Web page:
This fun story of part of "the Superman Legend" was written by Otto Binder, penciled by Curt Swan, and inked by George Klein. Tell me, if a piece of Kryptonite could think, what would it be cogitatin' about? Would it look forward to fulfilling its niche in its existence by happily irradiating any and all Kryptonians? No!
In the Silver Age, a self-conscious piece of Green K would be filled with existential angst. It only wants good things to happen, yet by its very presence it brings pain, woe, and death to our friend Superman. Let's grant the conceit of consciousness, for the sake of a fun story ...
Isn't that a great splash panel? Superman's standing there, looking at a piece of Green Kryptonite NOT KILLING HIM. While the rock (and the readers) are shouting, "turn around, you big Super-Doofus! That rock is making your friends sick!"
Isn't it tricky and fun, that there's a primitively suggested face drawn onto the surface of this softball-sized rock? On this page, we see how this poor piece of irradiated mineral has had its lethal fate thrust -- thrust, I say! -- upon it, causing pain to younger versions of the adult Superman. Our story proper begins on the next page.
The final panel of the flashback brings us up to speed. When the Kryptonite became temporarily harmless, the then-Superboy tossed it into "the desolate Arctic!"
Over which, a decade or so later, Clark Kent and other passengers are now flying in a commercial aircraft. This must have been one of those times when Superman gritted his figurative teeth and traveled like an ordinary human, to maintain his Earthly identity. After all, it might look sort of suspicious for Clark Kent to teletype his story from Madrid or Malaysia, and ten minutes later show up at the Daily Planet offices saying, "Well, I'm back!"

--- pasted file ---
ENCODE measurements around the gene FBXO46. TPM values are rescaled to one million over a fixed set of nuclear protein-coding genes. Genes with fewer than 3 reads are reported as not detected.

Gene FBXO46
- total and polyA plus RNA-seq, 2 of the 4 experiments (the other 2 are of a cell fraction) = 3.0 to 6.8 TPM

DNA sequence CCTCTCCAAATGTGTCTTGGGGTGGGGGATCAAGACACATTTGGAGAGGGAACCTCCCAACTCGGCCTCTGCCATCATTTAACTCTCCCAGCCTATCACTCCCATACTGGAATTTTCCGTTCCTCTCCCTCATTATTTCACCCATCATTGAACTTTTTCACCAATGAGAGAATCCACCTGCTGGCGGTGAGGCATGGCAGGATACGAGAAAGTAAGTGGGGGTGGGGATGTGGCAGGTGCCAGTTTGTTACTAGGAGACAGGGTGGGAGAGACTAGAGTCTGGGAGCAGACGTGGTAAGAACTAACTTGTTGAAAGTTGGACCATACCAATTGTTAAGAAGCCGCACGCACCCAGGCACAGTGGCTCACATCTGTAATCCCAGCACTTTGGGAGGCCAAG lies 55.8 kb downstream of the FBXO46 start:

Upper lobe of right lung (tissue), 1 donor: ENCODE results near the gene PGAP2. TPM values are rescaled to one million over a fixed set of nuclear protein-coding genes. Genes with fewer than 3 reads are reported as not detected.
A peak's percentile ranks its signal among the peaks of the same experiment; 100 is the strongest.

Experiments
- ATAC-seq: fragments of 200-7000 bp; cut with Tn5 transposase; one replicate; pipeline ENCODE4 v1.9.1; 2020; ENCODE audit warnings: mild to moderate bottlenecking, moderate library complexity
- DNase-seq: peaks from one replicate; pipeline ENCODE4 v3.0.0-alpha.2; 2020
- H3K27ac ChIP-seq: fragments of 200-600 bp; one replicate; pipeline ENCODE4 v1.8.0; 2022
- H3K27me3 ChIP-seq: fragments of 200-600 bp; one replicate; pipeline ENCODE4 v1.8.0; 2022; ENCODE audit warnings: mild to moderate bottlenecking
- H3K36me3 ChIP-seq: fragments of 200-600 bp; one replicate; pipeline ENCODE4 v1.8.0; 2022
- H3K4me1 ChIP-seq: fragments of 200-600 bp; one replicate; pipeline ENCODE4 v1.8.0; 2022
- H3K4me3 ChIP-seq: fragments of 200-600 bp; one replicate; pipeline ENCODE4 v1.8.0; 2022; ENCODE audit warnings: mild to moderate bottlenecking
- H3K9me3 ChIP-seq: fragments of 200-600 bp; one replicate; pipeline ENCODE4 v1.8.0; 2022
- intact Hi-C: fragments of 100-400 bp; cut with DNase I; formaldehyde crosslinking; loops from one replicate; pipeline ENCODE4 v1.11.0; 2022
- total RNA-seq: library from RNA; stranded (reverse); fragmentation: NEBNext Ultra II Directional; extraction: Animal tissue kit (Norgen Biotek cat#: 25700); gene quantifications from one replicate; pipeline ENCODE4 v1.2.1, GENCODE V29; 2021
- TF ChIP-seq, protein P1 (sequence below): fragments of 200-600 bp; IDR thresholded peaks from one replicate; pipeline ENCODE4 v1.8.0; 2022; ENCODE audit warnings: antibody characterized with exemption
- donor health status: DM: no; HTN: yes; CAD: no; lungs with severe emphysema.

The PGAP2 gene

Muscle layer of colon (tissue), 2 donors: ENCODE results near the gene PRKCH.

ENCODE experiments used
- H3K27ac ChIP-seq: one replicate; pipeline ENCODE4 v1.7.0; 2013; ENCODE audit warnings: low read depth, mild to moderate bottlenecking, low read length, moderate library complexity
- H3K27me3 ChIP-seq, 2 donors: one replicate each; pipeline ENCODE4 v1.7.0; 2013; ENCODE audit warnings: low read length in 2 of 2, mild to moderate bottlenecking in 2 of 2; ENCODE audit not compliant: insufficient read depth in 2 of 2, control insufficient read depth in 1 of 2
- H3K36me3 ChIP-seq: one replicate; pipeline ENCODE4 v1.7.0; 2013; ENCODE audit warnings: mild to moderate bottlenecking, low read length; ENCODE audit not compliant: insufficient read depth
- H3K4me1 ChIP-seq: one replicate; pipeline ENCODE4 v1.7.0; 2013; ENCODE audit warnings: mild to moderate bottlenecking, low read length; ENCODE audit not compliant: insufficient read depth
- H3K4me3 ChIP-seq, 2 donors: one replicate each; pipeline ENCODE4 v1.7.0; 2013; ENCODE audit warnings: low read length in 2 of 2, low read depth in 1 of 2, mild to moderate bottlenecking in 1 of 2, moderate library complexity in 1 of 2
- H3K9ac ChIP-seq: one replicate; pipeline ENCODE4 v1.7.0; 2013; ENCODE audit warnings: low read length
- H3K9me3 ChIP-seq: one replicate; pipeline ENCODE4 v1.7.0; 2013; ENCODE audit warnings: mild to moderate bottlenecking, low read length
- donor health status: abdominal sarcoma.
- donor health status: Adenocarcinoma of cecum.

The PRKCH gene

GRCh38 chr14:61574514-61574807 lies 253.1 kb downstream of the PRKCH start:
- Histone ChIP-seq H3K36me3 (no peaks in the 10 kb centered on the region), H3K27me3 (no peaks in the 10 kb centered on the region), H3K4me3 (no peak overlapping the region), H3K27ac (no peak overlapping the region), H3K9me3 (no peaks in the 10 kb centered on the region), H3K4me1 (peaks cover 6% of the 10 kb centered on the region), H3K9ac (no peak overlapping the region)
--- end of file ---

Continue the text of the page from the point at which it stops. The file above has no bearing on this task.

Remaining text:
And it's a good thing, too, because this plane is goin' down, baby! And rather than swoop outside unseen and carry the plane to safety, Superman instead decides to join the passengers in parachuting down. I like this; it allows the people to be self-reliant and heroic on their own (as best they can). It's typical, of course, of our noble hero to super-scan the parachutes to make sure they are all functional, which is why he takes the one bum bumbershoot in the plane.
Isn't panel five a fine depiction (for a comic book) of the Northern Lights? And the parachuters look pretty cool, too. Although artist Curt Swan spent most of World War II behind the lines drawing for Stars and Stripes, he DID go through basic training and had surely seen parachute landings performed (with varying skill). The guy in the foreground may have come in a little rough, but he's a civilian! I'm sure that he agreed with the old pilots' saying that "Any landing you can walk away from, is a good landing."
Of course, our Super-Hero doesn't have that problem, even when he drops "like a stone." What a nice one-point touchdown!
What will happen when Clark (Superman) Kent joins the ragtag bunch of marooned plane passengers? What new threats will he face? Will the presence of Green Kryptonite thwart Superman's rescue of these people in the Arctic wastelands?
Return for Part Two of "Tales of Green Kryptonite, No. 2" -- at this blog, next week!